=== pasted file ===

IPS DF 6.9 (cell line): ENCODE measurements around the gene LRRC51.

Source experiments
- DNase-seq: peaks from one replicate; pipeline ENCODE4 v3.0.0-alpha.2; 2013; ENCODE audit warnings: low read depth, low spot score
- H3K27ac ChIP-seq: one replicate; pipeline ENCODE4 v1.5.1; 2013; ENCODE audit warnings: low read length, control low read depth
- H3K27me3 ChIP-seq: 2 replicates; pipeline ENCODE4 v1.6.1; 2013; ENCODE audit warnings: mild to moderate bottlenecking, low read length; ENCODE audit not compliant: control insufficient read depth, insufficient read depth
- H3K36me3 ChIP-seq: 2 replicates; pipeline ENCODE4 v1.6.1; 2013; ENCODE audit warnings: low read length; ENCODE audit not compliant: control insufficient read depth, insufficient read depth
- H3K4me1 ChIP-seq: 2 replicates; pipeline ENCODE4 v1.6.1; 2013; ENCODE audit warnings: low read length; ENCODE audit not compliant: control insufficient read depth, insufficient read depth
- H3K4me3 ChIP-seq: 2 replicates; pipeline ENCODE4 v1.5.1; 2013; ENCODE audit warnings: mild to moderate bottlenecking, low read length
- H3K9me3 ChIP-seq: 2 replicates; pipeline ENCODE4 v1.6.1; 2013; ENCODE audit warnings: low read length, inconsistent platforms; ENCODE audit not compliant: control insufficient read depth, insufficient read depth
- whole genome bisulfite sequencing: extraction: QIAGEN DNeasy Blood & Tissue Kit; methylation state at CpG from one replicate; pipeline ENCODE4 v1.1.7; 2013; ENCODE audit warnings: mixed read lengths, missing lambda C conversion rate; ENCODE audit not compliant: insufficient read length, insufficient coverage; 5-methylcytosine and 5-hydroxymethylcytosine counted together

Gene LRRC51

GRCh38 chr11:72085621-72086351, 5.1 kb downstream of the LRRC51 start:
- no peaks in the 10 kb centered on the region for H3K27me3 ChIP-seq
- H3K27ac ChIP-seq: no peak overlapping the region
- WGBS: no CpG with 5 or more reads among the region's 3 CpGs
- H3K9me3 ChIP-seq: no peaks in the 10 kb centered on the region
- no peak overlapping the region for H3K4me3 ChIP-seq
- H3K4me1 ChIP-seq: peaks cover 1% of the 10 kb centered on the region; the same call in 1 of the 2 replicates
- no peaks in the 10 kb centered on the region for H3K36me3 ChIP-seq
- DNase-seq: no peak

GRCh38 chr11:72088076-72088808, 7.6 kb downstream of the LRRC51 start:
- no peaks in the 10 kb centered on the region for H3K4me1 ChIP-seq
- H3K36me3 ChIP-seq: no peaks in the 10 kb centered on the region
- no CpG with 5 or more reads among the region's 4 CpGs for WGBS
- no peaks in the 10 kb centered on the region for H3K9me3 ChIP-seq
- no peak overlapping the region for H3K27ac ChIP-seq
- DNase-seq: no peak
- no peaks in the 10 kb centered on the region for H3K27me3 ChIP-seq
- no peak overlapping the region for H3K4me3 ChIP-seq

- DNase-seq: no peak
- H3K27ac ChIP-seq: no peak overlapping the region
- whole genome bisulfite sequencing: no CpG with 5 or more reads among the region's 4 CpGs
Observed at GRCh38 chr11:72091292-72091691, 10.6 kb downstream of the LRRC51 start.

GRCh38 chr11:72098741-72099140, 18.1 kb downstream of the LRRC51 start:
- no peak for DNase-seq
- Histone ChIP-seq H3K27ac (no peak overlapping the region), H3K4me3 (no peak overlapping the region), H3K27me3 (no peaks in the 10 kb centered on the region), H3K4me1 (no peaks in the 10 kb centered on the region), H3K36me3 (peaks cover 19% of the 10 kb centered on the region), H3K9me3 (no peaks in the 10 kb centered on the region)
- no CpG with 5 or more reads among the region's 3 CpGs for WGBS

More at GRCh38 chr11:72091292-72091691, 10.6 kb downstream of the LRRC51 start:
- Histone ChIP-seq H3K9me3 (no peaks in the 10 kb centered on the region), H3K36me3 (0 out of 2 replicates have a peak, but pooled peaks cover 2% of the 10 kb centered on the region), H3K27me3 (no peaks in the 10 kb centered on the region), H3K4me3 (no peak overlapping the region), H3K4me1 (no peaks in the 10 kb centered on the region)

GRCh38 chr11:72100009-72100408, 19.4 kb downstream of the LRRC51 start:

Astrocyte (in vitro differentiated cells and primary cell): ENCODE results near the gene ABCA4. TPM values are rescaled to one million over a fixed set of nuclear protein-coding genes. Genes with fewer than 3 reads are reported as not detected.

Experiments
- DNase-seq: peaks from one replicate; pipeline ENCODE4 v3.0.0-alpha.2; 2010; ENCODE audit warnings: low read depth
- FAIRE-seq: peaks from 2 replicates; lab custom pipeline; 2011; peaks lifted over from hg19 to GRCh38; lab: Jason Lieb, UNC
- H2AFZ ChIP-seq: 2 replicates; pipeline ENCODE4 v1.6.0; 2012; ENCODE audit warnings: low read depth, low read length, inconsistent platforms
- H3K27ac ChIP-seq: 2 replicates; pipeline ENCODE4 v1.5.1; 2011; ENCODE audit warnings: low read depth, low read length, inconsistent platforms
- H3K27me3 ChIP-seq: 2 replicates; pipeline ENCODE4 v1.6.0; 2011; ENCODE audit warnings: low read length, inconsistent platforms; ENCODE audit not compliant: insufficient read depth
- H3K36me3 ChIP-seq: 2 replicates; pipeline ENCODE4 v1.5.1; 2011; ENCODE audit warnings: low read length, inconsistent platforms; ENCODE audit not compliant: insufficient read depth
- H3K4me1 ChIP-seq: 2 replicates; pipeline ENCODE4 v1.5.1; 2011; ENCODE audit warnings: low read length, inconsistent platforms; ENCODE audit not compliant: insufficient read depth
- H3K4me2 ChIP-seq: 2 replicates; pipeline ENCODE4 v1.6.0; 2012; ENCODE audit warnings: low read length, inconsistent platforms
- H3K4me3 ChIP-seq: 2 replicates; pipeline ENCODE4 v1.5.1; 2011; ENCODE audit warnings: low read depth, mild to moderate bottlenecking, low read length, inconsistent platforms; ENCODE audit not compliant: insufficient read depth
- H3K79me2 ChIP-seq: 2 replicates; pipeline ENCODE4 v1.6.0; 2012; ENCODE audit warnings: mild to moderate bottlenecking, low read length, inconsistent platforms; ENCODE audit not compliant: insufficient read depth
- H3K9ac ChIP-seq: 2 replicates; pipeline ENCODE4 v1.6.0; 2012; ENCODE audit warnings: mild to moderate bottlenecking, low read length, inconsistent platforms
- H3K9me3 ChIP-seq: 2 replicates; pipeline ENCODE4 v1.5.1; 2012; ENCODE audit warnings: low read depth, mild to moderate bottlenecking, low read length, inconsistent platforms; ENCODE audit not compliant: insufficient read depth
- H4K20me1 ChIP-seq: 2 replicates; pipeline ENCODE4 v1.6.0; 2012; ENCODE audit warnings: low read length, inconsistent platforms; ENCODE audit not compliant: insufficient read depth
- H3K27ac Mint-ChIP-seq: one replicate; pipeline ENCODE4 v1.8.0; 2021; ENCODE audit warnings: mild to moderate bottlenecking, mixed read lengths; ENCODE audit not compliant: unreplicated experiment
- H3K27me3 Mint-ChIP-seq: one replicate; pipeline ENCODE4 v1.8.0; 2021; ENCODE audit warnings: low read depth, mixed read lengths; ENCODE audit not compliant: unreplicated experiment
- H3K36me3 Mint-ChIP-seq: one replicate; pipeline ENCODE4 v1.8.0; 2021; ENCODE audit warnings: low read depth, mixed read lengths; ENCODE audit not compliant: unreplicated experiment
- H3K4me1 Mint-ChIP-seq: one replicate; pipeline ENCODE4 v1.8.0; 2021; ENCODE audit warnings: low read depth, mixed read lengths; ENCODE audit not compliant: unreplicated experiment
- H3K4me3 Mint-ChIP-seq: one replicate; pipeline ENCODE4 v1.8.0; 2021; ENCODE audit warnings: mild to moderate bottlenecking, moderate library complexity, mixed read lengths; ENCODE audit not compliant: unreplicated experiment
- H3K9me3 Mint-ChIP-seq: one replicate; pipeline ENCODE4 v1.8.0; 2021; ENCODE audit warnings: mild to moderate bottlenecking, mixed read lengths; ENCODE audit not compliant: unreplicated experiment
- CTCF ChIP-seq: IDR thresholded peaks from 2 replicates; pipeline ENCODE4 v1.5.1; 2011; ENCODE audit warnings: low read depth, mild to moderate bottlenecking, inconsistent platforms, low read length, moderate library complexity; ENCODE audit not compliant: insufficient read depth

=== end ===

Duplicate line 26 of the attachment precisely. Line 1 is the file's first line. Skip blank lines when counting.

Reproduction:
- no peak overlapping the region for H3K27ac ChIP-seq